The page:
in-house anymore, demand becomes scattered and leads
to various inefficiencies. Martin and George shared that
before implementing these wholesale changes, the plant was
struggling to hit even 60 percent on-time shipping.
“You’re setting yourself up for disaster,” Martin says
about how that sequence progressed at the plant. “So a
few things cracked the code. One was the length of time
getting an order from the customer to the shop floor, with
the help of some automation and letting 85 percent of the
orders flow directly through electronically without anybody
touching them. That was a game-changer. The other was
‘Who cares about MRP?’ Instead, be that supermarket that
has all the parts needed for the level of business you’re
expecting. It won’t be perfect, but you’re not waiting for an
order before you go get the parts for it. In theory, you’ve
George shared other improvements made alongside
the plant’s three-pronged changes to a customer-focused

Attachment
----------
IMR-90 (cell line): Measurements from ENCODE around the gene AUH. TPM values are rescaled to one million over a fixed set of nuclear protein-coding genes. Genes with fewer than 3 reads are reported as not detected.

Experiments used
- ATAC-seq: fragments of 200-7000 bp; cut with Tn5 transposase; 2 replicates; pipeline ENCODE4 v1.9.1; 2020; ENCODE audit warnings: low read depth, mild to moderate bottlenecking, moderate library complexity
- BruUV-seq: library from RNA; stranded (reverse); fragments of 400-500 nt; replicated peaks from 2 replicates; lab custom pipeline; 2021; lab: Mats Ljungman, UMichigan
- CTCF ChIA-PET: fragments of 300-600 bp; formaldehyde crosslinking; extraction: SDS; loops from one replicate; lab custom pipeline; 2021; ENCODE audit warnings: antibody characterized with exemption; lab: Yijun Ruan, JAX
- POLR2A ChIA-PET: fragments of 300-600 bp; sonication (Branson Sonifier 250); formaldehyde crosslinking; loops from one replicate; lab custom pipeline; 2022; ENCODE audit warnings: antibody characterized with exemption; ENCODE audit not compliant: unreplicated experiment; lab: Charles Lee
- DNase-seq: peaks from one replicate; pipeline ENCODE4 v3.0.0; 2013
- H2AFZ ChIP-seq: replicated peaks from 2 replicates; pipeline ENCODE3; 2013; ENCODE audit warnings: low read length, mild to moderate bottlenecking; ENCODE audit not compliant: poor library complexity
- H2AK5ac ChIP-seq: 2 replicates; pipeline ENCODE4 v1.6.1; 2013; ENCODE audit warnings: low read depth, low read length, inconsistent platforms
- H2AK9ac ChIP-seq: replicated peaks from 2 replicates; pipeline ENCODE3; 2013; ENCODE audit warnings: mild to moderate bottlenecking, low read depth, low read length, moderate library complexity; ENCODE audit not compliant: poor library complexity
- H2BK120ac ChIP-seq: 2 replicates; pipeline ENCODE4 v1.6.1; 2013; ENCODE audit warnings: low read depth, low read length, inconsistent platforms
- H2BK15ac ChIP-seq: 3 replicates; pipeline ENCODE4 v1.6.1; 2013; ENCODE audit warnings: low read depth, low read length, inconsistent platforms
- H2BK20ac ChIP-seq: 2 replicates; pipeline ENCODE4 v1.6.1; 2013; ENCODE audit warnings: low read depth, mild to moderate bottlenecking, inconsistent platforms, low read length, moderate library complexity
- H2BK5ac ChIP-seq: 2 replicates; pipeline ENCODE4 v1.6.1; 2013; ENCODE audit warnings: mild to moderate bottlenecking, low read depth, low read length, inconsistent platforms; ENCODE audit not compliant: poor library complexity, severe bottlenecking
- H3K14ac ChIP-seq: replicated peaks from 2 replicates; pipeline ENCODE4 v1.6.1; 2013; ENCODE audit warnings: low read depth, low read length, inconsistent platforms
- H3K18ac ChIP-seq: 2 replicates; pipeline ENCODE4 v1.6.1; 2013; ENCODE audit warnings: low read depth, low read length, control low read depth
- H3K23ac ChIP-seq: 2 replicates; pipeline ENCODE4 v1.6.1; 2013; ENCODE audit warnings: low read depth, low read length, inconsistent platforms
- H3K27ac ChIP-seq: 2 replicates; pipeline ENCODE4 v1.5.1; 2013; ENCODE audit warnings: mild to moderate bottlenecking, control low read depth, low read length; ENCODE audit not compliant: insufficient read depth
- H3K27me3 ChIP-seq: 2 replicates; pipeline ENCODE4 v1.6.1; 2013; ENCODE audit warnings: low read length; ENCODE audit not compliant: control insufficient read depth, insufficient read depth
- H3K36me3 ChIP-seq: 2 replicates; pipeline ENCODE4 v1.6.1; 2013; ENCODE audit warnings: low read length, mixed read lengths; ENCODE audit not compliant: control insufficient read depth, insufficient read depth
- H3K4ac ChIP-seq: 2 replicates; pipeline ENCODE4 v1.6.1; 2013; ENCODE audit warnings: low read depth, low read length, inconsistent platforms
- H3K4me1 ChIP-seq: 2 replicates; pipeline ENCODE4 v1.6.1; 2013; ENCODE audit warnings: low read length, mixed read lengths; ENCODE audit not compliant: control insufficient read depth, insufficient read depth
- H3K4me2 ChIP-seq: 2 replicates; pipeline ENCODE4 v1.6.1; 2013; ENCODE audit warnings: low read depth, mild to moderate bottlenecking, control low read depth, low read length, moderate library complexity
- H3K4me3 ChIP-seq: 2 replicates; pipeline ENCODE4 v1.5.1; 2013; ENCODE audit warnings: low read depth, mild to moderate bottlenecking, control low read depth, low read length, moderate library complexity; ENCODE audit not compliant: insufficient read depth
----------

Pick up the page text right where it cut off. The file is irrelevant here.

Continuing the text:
operation. One was the elimination of more than 40 lift
trucks from the plant floor, which increased employee safety.
Another was moving all raised inventory down to the first
level. The plant changed from pneumatic tools to DC tools,
which increased ergonomic usability for employees.
“We completely revamped everything we did,” George
says. “That’s part of what all the money’s spent on — just
being better at all of it as we touched every area.”
Next up was enhancing the plant’s digitization. GE’s
manufacturing IT team digitized the paper packets that each
order includes, showing product drawings and building
material. The team developed a new manufacturing execution
system — MES 1.0 — followed by adding on-demand
printing for product labels and increasing the use of barcoding.
A roadway lighting fixture awaits completed
These touchscreen monitors at each assembly
station allow workers to quickly request
The GE Hendersonville plant is one of the company's nine "Brilliant" factories among its more than 500 plants
around the globe.